Finding the Right SEL Assessment: New Guide for Educators

By Katie Buckley (Transforming Education), Jeremy Taylor (CASEL) and Lindsay Read (CASEL)


One of the biggest obstacles to using data to inspire practice is simply the task of selecting and using an appropriate assessment.  While there are many assessments out there, especially from various research efforts, finding one that is suitable for assessing particular social and emotional competencies that a school or district wants to focus on is often not easy.  This Fall, some useful tools to help in that process are being released.

We are thrilled to share a preview of the SEL Assessment Guide, which will be available to the public in early November. The early access passcode is provided down below.

The guide was created to help practitioners, especially school and district leaders and SEL teams, to select and use student SEL competency assessments. It provides:

  • an up-to-date, accessible catalog of over twenty assessments used by practitioners to assess the development of students’ social-emotional learning (SEL) competencies,
  • guidance on how to select an assessment and use student SEL competency data, and
  • examples of how district and school leaders are currently using those assessments in practice to foster improvements in student outcomes.

District and school leaders can use the guide’s interactive catalog to find profiles of currently available SEL competency assessments. Users can filter assessments by construct, grade level, and format (e.g., self-report, teacher report) as well as bookmark certain assessments to return to at a later time. By clicking on an assessment profile, users will be taken to a page with more detailed information.

An accompanying Practitioner Brief, created jointly by the AWG and RAND Corporation will help schools and districts choose and use SEL competency assessments. The brief, Choosing and Using SEL Competency Assessments: What Schools and Districts Need to Know, provides a series of steps to help users no matter where they are on their assessment journey. It also discusses the benefits and challenges of measuring SEL competencies and provides recommendations for using SEL competency data in practice. Of particular note is that we strongly encourage users of the SEL Assessment Guide to use assessments to identify student strengths (as opposed to as a screen for student deficits) and to consider the school climate and contextual factors in which students’ SEL competencies develop.


Preview the Assessment Guide:

Early Access Passcode: assessmentNov2018


Users of the SEL Assessment Guide will also be able to access two partner efforts:

  • The soon-to-be-released Assessment Finder created by the Rand Corporation (see next week’s blog!). RAND’s Assessment Finder lists more than 200 assessments of interpersonal, intrapersonal, and higher-order cognitive competencies. The Assessment Finder enables practitioners, researchers, and policymakers to explore what assessments are available and obtain key information about what they are designed to measure, how they operate, what demands they place on students and teachers, and what kinds of uses their scores support. Users of the SEL Assessment Guide seeking additional information about an assessment’s reliability and validity will be able to move seamlessly to the Assessment Finder to obtain this information.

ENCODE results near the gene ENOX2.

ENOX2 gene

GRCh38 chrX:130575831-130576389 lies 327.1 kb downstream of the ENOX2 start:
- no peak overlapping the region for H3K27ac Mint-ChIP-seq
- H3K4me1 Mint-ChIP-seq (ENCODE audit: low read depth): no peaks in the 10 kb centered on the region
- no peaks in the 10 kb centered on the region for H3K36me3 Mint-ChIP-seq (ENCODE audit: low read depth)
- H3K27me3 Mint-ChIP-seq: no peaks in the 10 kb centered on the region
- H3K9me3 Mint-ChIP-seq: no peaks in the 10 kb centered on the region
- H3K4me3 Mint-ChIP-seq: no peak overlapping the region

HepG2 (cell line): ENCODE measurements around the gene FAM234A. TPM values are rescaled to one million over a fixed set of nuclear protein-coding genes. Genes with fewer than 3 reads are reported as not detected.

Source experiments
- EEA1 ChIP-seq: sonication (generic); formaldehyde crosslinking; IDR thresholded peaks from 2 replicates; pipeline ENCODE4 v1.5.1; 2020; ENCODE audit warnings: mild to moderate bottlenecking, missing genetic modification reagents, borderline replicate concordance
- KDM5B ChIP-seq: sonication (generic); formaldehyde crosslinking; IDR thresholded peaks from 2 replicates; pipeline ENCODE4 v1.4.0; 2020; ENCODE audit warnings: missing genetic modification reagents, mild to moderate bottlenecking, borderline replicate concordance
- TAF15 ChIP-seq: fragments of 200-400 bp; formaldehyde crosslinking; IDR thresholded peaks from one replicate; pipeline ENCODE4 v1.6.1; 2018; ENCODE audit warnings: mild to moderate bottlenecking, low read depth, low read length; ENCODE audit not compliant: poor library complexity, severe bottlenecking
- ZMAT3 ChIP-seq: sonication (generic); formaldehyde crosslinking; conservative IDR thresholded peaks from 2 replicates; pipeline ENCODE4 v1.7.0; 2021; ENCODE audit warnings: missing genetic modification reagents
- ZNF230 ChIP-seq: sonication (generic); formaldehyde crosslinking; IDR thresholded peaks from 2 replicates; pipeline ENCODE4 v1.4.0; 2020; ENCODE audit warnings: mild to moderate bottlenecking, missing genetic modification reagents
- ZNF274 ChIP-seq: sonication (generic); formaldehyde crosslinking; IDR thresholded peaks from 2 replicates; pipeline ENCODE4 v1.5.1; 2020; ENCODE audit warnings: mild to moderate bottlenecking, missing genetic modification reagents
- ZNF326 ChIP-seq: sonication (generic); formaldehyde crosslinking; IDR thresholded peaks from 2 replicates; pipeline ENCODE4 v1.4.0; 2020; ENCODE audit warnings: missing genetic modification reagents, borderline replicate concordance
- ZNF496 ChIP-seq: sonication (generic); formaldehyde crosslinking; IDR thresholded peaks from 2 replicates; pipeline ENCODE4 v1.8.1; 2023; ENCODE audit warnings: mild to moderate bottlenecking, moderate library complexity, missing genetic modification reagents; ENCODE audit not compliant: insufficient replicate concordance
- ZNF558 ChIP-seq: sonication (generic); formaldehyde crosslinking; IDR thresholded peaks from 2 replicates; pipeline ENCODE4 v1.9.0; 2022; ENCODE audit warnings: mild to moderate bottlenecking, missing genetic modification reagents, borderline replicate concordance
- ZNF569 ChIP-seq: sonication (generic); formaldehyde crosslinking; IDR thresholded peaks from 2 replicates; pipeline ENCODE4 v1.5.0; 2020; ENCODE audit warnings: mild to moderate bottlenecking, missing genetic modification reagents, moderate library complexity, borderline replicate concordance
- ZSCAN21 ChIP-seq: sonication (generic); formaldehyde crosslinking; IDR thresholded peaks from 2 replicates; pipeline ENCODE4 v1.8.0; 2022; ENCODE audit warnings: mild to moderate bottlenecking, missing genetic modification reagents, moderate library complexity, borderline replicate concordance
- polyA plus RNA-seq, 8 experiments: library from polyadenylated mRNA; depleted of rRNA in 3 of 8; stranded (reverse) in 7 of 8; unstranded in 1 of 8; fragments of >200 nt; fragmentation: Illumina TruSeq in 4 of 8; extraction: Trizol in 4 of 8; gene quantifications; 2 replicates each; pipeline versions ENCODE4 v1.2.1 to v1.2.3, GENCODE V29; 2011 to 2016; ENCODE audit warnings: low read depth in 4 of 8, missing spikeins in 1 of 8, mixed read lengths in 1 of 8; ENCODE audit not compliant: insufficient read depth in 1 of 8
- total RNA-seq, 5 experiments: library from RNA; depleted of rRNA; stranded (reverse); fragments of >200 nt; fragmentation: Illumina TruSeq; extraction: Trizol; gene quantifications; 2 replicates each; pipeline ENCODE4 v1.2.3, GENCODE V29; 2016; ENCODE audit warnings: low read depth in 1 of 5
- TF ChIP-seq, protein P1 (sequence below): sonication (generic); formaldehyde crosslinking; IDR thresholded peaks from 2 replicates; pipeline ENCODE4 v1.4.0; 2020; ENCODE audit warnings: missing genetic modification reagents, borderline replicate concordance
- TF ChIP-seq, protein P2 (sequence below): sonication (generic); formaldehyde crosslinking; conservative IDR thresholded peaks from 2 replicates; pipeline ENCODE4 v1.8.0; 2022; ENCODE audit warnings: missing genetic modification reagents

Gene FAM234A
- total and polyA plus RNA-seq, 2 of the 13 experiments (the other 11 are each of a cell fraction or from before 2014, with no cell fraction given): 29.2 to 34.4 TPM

• The Harvard Taxonomy project, a platform that illustrates points of alignment and divergence across SEL competencies in different frameworks in a way that enables practitioners to identify common ground and to see what is distinct within any particular framework. Users seeking information about particular frameworks that encompass their prioritized competencies can access the Taxonomy project’s interactive website (to be released in Spring 2019).

As members of the Measuring SEL Collaborator Network and readers of our Blog, we especially want your feedback! We hope you will have a chance to preview the guide. If you do, we encourage you to complete our feedback survey in order to help us improve the guide before its November launch. Note: you will automatically receive a feedback survey approximately two weeks after you visit the guide.  


The guide is the product of the Assessment Work Group that brings you Measuring SEL. In addition to our subgroup leads, Katie Buckley (Transforming Education) and Jeremy Taylor (CASEL), the following work group members and staff contributed to the creation of the guide:

Craig Bailey, Yale Center for Emotional Intelligence

Dale Blyth, University of Minnesota

Laura Davidson, Washoe County School District

Susanne Denham, George Mason University

Laura Hamilton, RAND Corporation

Ben Hayes, Washoe County School District

Rob Jagers, CASEL

Rebecca Lectura, CASEL

Eric Moore, Minneapolis Public Schools

Lindsay Read, CASEL

Michelle Steagall, CORE Districts

Brian Stecher, RAND Corporation

Jordan Trejo, CASEL

Marty West, Harvard University

Roger Weissberg, CASEL


We also would like to acknowledge a few additional members of the CASEL staff who played important roles on this project, including:

Kay Daly

Carolina Herrera

Stephanie Itano

Shari Noland


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